A third category has to do with food and drinks. Cao Đông Khánh’s poem notes cafe đá and ly nước mía – iced coffee and sugarcane drink – the latter made at the famed Bảy Hiền Intersection. Bánh tôm Cổ Ngư, a well known northern shrimp-based cake, is duly noted in the contribution from Linh Linh Ngọc. These and other examples suggest that memories of food and drinks are intimately tied to memories of place. They are further enhanced by the fact that few indigenous ingredients were readily available in the U.S. at the time.
Addictives are also prominent among the poems and prose pieces. In addition to iced coffee are cà phê đắng, khói thuốc, men rượu bốc hơi cay: bitter coffee, cigarette smokes, and liquor with “strong smell and burning taste,” respectively. Strong is consumption of stimulants and depressants in this world of refugees, especially among men. Here, consumption is further imbedded to loss, exile, and separation, among other experiences.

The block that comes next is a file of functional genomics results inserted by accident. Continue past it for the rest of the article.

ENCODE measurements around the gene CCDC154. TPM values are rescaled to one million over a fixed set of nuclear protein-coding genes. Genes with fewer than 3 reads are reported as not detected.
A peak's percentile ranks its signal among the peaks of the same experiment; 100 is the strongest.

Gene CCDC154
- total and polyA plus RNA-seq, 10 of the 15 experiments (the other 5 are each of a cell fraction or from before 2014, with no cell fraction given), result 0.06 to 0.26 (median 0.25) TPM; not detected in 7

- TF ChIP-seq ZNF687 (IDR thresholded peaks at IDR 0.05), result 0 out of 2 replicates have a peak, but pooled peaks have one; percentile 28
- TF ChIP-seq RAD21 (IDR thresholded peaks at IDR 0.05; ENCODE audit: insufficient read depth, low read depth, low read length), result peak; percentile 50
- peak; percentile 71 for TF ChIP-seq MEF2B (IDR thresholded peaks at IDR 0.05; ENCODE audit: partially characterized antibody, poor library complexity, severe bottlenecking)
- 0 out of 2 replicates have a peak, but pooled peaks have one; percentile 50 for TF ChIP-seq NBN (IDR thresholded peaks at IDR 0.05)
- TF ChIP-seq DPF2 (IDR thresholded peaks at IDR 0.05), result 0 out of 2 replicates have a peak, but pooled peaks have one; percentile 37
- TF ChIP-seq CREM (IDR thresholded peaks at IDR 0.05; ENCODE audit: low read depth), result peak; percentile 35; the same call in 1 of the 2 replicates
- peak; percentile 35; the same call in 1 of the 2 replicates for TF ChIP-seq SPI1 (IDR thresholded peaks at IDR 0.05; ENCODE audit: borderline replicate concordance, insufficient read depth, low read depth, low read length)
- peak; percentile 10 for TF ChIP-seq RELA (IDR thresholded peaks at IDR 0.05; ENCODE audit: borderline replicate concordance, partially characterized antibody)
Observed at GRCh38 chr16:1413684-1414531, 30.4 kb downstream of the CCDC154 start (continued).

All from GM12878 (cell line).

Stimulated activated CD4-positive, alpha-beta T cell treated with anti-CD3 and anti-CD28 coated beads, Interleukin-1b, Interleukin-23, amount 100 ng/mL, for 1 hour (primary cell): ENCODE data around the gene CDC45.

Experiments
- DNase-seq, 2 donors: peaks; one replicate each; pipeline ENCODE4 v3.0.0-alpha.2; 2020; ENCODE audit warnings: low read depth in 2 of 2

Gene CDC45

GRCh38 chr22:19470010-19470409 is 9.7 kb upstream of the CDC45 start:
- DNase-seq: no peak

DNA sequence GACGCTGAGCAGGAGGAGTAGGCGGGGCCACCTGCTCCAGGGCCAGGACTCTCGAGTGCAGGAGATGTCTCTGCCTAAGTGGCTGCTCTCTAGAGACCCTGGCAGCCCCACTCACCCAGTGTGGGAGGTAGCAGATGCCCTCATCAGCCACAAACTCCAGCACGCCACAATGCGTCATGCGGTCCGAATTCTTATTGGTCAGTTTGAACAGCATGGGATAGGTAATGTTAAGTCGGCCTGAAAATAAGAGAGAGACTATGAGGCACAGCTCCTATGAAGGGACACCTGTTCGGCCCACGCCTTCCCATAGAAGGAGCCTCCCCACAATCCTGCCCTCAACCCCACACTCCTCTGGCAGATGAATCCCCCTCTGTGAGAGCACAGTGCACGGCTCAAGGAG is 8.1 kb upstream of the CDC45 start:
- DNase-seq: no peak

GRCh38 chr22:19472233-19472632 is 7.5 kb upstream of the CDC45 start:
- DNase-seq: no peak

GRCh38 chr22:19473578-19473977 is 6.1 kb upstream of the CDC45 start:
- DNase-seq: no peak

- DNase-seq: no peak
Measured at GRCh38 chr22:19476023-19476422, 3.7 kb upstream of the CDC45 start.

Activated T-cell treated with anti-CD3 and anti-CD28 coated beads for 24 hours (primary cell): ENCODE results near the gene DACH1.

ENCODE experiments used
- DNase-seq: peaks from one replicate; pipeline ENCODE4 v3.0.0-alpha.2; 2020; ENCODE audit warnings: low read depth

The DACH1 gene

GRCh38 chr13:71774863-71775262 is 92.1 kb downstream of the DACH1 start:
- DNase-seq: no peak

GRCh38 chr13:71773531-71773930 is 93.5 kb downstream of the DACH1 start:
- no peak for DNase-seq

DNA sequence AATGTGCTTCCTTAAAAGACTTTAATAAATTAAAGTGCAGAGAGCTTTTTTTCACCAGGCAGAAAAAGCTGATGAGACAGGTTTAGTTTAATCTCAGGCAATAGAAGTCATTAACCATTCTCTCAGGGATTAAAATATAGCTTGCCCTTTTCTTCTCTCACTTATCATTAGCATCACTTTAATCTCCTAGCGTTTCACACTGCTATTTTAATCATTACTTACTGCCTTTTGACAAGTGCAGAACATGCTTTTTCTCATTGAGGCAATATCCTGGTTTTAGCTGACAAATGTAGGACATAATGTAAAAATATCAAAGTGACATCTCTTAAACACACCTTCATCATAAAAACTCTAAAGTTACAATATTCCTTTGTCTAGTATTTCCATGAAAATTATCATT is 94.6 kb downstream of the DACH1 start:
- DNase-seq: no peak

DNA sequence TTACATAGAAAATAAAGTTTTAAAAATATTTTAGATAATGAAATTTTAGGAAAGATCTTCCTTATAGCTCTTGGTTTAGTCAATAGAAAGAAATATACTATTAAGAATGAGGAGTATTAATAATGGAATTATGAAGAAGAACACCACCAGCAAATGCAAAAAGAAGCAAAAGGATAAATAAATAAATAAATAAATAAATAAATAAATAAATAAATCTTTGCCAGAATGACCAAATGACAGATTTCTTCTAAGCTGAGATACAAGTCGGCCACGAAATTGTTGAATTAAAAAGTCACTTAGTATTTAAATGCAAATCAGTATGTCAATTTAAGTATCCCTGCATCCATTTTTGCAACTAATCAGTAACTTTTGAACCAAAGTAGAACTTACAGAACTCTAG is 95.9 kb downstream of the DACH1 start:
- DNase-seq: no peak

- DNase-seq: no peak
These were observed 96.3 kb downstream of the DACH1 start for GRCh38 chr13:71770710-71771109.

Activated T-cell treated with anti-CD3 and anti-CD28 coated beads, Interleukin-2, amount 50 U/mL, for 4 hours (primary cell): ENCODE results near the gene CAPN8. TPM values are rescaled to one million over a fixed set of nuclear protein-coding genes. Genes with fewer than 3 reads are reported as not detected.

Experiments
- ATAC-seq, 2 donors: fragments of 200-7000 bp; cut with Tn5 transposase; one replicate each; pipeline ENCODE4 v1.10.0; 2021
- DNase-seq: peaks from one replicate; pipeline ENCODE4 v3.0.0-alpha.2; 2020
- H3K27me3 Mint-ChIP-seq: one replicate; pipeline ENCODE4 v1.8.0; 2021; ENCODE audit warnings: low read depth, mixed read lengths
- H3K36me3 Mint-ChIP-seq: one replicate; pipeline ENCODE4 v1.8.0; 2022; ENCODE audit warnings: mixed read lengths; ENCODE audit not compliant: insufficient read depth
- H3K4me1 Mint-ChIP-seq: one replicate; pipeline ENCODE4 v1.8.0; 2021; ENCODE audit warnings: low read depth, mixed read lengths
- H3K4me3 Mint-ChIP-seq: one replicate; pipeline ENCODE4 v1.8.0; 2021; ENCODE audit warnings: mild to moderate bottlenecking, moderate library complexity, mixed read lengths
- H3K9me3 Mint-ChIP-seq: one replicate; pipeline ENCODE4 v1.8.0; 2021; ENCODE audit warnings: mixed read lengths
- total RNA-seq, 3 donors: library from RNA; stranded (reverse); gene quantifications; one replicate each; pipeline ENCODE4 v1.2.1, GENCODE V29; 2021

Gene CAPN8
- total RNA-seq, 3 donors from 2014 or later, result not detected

The above are merely a trio of themes, very briefly described but definitely worthy of further exploration. Among other themes are war and reeducation camps and boat people and middle age. Abound are images such as the sea and the jungle. Israel and Africa appear at least once each as parallels to the Vietnamese experiences. Already, a rich and complex world emerges from this collection and awaits discovery and understanding.
The preface to the collection, unsigned but presumably written by Hoàng Ngọc Ẩn, makes note of the hope that the book will be among “the necessary evidence and documents for researchers into our literary history in the future, when writing about the history and development of Vietnamese literature abroad” (emphasis mine). It reflects hope, but also the fear that subsequent generations of Vietnamese in the home country and diaspora may forget about Vietnamese refugees and their literary legacy.